Curate By

  • Theme
  • Sector
  • Channel
  • Communities
  • Show All
X

Connect to

X

Supercharge your marketing with a smart segmentation strategy

T-segmentation-2.jpg

We looked recently at the importance of honing your marketing message around your USPs – the unique selling points that make your proposition stand out. Producing a beautifully refined message, however, is only one factor in creating a successful campaign. If that message doesn’t reach a receptive audience, it will fall on deaf ears and your marketing investment will go to waste.

Market segmentation is a traditional marketing tactic that has been used by generations of marketers in both the B2B and B2C sector. Simply put, it refers to the classification of different groups of consumers or organisations, based on similar needs, behaviours or interests, allowing businesses to be smarter in their targeting and create messages that resonate with particular segments.

Following on from our article on the importance of knowing your USPs, we’ve examined why market segmentation is key for organisations to communicate more meaningfully with their audience.

Why might a brand need to segment their target audience?

Let’s consider an example of a business such as a bank that needs to target the consumer market. Whilst, arguably, everyone needs banking services, it would not be realistic to assume that its core products can fulfil the needs of all adults in the UK. The relevance of their banking products, however, doesn’t purely come down to demographics, rather, the bank would need to segment its prospective audience to consider different spending behaviour, income brackets, housing circumstances and employment.

Alternatively, let’s take a B2B business that targets other businesses to promote its goods or services, such as a provider of chauffeur or executive car services. Arguably, there are companies of all sizes that might require transport for their employees or clients – but there are also plenty of competing providers offering the same services.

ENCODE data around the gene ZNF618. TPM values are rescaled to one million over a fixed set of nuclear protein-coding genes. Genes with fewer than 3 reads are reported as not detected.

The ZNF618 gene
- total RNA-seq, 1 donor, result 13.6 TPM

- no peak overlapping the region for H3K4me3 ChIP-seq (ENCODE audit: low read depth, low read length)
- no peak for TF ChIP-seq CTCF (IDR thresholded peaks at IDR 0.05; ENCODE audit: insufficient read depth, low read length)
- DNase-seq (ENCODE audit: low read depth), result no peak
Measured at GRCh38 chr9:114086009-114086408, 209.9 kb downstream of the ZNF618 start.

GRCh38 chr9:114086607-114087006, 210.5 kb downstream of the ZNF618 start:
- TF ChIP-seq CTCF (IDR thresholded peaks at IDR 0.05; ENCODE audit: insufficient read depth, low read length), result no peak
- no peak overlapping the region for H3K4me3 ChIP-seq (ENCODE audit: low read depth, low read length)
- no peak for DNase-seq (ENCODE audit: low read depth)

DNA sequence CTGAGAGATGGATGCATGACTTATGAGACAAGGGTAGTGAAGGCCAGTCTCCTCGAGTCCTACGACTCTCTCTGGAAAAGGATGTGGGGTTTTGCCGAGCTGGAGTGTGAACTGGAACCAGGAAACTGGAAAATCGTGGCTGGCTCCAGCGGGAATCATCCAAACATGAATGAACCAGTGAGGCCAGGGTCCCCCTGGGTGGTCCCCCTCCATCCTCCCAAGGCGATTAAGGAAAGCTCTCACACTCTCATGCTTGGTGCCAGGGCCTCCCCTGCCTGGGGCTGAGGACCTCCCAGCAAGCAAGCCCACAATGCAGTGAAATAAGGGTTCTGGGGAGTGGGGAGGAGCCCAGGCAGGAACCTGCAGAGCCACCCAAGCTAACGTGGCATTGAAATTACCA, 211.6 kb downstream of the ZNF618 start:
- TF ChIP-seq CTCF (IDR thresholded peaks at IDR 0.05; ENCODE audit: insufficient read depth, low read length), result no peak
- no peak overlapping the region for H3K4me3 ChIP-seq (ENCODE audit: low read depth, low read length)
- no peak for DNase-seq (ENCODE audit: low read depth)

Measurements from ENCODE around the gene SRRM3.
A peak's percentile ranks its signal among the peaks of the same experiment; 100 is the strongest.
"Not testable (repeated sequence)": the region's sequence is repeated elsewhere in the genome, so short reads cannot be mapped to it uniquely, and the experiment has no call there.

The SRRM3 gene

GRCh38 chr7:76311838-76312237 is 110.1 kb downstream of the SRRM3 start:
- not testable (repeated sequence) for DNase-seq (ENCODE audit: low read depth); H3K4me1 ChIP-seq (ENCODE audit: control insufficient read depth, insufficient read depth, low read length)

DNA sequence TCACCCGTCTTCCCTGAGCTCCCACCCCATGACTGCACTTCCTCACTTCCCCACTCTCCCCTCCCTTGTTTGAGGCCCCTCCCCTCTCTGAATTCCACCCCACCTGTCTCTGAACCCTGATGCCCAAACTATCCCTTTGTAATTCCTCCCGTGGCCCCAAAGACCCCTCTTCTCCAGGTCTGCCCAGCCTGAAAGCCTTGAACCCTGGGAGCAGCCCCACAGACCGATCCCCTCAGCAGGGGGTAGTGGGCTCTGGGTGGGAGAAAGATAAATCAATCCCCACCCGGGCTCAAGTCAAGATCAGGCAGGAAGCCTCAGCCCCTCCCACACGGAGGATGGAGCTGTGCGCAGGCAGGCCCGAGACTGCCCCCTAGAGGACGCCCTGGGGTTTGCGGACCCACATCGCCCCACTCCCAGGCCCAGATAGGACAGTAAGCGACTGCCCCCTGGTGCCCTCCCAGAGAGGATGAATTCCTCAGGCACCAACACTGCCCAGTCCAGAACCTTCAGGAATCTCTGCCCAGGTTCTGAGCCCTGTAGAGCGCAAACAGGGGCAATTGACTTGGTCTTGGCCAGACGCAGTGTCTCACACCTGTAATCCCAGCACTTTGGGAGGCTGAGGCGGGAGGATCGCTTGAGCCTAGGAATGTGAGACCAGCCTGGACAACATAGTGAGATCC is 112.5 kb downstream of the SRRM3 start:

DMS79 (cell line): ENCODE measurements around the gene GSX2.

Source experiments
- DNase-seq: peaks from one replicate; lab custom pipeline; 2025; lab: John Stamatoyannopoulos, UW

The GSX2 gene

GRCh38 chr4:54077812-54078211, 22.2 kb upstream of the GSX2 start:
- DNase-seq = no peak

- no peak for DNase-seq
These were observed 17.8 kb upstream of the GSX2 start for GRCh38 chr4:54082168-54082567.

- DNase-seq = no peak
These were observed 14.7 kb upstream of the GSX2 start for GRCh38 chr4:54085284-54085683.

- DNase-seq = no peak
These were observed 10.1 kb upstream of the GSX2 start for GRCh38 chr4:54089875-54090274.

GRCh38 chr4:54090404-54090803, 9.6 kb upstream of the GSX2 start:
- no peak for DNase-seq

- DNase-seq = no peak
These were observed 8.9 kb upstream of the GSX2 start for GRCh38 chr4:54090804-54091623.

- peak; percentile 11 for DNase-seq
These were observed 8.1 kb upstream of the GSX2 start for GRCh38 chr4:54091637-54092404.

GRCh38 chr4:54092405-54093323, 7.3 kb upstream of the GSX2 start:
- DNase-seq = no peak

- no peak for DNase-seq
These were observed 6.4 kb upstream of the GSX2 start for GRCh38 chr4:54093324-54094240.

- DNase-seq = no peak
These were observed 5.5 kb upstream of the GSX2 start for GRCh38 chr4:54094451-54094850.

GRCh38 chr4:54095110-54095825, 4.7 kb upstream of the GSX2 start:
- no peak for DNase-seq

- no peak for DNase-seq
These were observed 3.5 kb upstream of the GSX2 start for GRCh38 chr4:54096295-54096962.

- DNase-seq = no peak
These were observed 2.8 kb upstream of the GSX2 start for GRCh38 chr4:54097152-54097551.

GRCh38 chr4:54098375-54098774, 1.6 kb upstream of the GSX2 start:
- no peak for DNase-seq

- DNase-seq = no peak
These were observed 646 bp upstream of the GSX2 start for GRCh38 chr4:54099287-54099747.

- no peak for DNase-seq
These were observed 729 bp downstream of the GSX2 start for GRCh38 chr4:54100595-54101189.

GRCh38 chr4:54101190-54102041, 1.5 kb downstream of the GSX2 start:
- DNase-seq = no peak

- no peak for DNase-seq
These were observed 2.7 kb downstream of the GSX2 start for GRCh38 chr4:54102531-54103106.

For both providers, it is vital to understand what they offer that their competitors don’t, and then essentially, which audience segments are most likely to have a need and be receptive to that offer. Then, they need to communicate those benefits effectively to that specific audience.

Why is this important? A one-message-fits-all promises much in terms of reach for what could deliver just a handful of leads. Compare this, however, to the return that could be achieved by taking the time to segment the audience, devise smart messaging that speaks to those individuals and target them via the appropriate channels.

In turn, with good segmentation and targeting comes increased customer retention and improved communication. This is marketing strategy that looks at the bigger picture, not just the quick wins. Importantly, it allows businesses to build a strategy around what they know about their customers, crafting a message to meet their needs, rather than trying to fit all messaging to the one-size approach.